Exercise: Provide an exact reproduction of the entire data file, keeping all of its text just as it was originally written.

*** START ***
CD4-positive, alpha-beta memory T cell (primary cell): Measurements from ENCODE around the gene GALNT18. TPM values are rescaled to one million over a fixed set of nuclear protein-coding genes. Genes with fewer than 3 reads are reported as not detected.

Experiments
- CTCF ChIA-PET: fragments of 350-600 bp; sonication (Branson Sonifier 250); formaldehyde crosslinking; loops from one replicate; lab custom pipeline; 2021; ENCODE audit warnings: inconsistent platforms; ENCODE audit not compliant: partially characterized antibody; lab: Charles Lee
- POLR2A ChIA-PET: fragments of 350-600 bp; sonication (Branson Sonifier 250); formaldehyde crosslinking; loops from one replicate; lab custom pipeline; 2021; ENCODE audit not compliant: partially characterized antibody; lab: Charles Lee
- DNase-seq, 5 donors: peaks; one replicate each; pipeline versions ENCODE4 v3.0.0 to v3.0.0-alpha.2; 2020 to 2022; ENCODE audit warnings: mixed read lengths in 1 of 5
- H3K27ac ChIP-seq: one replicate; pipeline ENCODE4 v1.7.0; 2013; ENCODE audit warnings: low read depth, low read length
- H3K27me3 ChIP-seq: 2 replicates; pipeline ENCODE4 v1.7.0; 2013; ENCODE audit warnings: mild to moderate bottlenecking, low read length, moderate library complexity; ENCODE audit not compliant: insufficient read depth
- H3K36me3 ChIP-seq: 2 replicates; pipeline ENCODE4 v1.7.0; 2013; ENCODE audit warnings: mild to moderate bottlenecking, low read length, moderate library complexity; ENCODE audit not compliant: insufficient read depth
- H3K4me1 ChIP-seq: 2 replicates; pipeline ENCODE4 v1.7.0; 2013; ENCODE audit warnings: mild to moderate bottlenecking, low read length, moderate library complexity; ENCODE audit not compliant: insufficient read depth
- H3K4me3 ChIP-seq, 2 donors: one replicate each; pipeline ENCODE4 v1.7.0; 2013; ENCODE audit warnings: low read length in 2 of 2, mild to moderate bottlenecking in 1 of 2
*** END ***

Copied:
CD4-positive, alpha-beta memory T cell (primary cell): Measurements from ENCODE around the gene GALNT18. TPM values are rescaled to one million over a fixed set of nuclear protein-coding genes. Genes with fewer than 3 reads are reported as not detected.

Experiments
- CTCF ChIA-PET: fragments of 350-600 bp; sonication (Branson Sonifier 250); formaldehyde crosslinking; loops from one replicate; lab custom pipeline; 2021; ENCODE audit warnings: inconsistent platforms; ENCODE audit not compliant: partially characterized antibody; lab: Charles Lee
- POLR2A ChIA-PET: fragments of 350-600 bp; sonication (Branson Sonifier 250); formaldehyde crosslinking; loops from one replicate; lab custom pipeline; 2021; ENCODE audit not compliant: partially characterized antibody; lab: Charles Lee
- DNase-seq, 5 donors: peaks; one replicate each; pipeline versions ENCODE4 v3.0.0 to v3.0.0-alpha.2; 2020 to 2022; ENCODE audit warnings: mixed read lengths in 1 of 5
- H3K27ac ChIP-seq: one replicate; pipeline ENCODE4 v1.7.0; 2013; ENCODE audit warnings: low read depth, low read length
- H3K27me3 ChIP-seq: 2 replicates; pipeline ENCODE4 v1.7.0; 2013; ENCODE audit warnings: mild to moderate bottlenecking, low read length, moderate library complexity; ENCODE audit not compliant: insufficient read depth
- H3K36me3 ChIP-seq: 2 replicates; pipeline ENCODE4 v1.7.0; 2013; ENCODE audit warnings: mild to moderate bottlenecking, low read length, moderate library complexity; ENCODE audit not compliant: insufficient read depth
- H3K4me1 ChIP-seq: 2 replicates; pipeline ENCODE4 v1.7.0; 2013; ENCODE audit warnings: mild to moderate bottlenecking, low read length, moderate library complexity; ENCODE audit not compliant: insufficient read depth
- H3K4me3 ChIP-seq, 2 donors: one replicate each; pipeline ENCODE4 v1.7.0; 2013; ENCODE audit warnings: low read length in 2 of 2, mild to moderate bottlenecking in 1 of 2